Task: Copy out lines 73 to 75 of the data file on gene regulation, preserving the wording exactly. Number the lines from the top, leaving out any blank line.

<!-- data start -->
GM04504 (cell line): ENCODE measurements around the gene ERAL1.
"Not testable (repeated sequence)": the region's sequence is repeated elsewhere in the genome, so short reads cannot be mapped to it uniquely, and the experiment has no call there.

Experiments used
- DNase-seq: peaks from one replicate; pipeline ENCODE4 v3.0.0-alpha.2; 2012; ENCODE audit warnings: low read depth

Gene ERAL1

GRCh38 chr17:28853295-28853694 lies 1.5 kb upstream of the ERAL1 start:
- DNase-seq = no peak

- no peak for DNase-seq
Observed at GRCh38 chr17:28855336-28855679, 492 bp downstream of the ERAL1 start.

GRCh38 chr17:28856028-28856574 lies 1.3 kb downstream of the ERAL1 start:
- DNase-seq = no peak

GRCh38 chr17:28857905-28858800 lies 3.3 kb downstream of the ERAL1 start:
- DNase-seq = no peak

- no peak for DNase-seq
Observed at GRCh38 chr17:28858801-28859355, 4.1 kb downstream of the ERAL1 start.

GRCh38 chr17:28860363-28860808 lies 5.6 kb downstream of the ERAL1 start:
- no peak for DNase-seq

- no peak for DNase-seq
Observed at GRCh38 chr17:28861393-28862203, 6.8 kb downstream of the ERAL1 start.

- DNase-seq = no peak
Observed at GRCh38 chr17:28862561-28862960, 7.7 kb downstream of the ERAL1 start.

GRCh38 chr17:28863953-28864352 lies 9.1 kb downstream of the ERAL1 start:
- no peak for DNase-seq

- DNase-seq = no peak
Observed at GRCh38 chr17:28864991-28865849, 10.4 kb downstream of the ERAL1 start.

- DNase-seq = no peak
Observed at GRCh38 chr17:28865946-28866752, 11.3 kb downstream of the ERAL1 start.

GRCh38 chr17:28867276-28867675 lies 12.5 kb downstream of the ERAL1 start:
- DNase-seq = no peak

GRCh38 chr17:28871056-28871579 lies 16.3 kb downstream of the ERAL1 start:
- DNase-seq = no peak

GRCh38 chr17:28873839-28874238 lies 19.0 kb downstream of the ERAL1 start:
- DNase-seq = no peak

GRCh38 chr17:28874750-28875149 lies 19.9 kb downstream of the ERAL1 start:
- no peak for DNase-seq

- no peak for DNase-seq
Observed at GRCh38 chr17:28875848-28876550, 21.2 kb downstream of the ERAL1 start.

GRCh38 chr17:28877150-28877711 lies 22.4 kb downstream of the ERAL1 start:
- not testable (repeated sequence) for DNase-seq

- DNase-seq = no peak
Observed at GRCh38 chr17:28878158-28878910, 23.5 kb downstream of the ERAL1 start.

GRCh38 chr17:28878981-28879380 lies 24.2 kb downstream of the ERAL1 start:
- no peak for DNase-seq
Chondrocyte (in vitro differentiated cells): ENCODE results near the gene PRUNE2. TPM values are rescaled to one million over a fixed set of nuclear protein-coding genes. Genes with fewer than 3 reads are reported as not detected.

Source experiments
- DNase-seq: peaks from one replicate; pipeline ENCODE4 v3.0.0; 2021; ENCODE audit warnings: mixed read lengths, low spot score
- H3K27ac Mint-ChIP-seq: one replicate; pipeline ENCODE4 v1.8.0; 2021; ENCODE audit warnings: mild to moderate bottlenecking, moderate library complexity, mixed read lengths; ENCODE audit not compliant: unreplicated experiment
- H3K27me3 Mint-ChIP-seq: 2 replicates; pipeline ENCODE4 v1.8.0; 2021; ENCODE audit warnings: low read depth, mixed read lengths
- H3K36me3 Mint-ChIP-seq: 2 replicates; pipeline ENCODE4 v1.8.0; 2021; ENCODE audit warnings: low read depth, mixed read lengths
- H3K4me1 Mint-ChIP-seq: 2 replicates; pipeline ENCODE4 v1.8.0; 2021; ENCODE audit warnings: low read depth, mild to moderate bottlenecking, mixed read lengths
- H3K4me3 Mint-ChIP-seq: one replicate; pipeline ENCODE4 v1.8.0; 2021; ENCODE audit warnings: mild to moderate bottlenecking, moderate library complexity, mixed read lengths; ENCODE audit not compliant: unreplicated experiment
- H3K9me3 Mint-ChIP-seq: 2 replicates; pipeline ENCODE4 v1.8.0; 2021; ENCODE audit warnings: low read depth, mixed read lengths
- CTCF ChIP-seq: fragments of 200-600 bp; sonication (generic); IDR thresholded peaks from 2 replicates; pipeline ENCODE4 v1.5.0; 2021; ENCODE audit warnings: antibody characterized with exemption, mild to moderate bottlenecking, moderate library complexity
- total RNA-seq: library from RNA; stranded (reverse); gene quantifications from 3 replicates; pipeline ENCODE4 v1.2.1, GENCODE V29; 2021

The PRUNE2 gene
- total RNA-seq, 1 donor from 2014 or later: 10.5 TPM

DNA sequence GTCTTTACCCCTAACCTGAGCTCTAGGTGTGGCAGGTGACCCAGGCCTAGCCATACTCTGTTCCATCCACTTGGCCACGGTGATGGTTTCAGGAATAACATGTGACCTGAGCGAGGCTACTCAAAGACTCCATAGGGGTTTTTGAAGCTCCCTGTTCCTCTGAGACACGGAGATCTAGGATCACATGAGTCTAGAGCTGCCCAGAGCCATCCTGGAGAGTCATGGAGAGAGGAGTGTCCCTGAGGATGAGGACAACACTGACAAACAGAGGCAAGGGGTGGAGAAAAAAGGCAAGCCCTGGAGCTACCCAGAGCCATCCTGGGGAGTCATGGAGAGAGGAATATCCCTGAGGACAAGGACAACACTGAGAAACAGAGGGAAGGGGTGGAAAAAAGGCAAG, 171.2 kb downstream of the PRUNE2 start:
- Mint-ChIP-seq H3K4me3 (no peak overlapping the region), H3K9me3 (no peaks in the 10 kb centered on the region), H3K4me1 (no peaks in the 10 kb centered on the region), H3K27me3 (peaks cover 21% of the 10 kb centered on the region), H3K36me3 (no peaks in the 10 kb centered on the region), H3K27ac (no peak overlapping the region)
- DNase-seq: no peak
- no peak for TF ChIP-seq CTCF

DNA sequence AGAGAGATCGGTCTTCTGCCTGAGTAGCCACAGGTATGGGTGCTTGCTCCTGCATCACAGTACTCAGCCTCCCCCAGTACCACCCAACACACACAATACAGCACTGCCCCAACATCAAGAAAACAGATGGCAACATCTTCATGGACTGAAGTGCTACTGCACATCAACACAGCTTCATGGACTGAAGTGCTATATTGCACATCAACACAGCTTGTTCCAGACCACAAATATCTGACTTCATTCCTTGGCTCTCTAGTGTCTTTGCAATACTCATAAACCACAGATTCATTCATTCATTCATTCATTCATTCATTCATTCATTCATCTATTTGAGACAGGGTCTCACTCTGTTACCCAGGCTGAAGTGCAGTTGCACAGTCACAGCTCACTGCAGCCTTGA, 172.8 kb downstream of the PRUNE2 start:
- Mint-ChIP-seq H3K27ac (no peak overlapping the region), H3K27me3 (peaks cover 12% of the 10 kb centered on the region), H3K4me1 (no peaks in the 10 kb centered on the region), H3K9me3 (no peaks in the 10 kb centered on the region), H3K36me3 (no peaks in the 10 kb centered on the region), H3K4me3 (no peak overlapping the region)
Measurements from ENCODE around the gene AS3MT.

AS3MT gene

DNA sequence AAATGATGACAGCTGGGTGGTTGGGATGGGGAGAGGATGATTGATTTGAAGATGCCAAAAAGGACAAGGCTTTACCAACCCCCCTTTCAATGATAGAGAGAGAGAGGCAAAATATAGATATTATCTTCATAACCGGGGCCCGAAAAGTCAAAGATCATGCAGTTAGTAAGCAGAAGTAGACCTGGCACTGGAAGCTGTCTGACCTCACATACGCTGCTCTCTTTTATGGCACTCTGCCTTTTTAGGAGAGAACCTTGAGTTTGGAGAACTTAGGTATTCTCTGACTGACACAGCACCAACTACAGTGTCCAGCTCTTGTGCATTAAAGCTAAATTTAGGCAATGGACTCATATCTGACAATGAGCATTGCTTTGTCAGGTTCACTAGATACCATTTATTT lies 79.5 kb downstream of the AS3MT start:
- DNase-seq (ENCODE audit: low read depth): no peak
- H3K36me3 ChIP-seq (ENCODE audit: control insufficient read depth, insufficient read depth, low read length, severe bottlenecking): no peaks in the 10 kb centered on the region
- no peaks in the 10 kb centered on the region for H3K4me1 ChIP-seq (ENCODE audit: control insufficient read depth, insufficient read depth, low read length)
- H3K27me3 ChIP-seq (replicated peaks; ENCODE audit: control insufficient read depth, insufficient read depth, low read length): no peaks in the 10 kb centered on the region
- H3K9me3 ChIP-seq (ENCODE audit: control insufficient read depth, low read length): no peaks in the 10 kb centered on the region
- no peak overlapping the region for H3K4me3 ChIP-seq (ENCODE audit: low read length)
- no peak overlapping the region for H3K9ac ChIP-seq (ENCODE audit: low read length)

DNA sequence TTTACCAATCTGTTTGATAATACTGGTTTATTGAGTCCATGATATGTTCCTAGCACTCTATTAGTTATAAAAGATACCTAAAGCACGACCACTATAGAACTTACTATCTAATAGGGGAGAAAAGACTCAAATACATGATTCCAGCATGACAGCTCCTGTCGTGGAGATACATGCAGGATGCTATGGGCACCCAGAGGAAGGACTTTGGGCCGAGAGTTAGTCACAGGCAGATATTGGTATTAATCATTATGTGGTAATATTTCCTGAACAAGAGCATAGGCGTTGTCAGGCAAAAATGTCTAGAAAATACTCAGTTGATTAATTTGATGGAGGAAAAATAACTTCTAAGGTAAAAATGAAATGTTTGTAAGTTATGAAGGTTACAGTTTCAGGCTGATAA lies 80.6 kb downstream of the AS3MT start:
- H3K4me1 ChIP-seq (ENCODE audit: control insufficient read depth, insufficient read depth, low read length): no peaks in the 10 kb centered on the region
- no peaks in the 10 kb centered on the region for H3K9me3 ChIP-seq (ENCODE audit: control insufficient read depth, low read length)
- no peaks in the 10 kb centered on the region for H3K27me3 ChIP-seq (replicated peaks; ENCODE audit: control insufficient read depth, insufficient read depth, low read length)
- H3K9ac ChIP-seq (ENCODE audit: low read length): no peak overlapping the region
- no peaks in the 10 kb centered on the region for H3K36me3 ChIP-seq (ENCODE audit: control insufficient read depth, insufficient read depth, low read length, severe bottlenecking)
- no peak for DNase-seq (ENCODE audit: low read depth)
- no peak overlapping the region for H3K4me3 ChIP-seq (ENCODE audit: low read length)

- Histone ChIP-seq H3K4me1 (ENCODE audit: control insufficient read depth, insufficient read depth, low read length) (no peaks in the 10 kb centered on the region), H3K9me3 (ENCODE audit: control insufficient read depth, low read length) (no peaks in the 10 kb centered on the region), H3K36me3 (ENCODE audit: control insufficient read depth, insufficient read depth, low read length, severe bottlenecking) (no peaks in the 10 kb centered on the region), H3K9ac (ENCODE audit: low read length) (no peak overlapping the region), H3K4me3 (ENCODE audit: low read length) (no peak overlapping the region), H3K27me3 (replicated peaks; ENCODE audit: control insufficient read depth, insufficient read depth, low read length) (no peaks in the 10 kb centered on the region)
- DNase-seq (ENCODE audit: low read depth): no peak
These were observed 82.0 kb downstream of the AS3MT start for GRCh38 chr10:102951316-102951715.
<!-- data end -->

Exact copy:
DNA sequence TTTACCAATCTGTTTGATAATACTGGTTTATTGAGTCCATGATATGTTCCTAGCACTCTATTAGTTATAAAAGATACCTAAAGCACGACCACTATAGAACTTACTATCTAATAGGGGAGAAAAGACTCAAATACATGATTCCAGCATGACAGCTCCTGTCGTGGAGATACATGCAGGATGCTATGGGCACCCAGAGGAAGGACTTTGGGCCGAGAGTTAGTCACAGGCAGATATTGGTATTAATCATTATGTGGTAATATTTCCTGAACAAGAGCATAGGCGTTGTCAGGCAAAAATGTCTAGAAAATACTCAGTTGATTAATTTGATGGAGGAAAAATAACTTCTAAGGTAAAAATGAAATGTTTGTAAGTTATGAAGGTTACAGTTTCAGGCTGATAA lies 80.6 kb downstream of the AS3MT start:
- H3K4me1 ChIP-seq (ENCODE audit: control insufficient read depth, insufficient read depth, low read length): no peaks in the 10 kb centered on the region
- no peaks in the 10 kb centered on the region for H3K9me3 ChIP-seq (ENCODE audit: control insufficient read depth, low read length)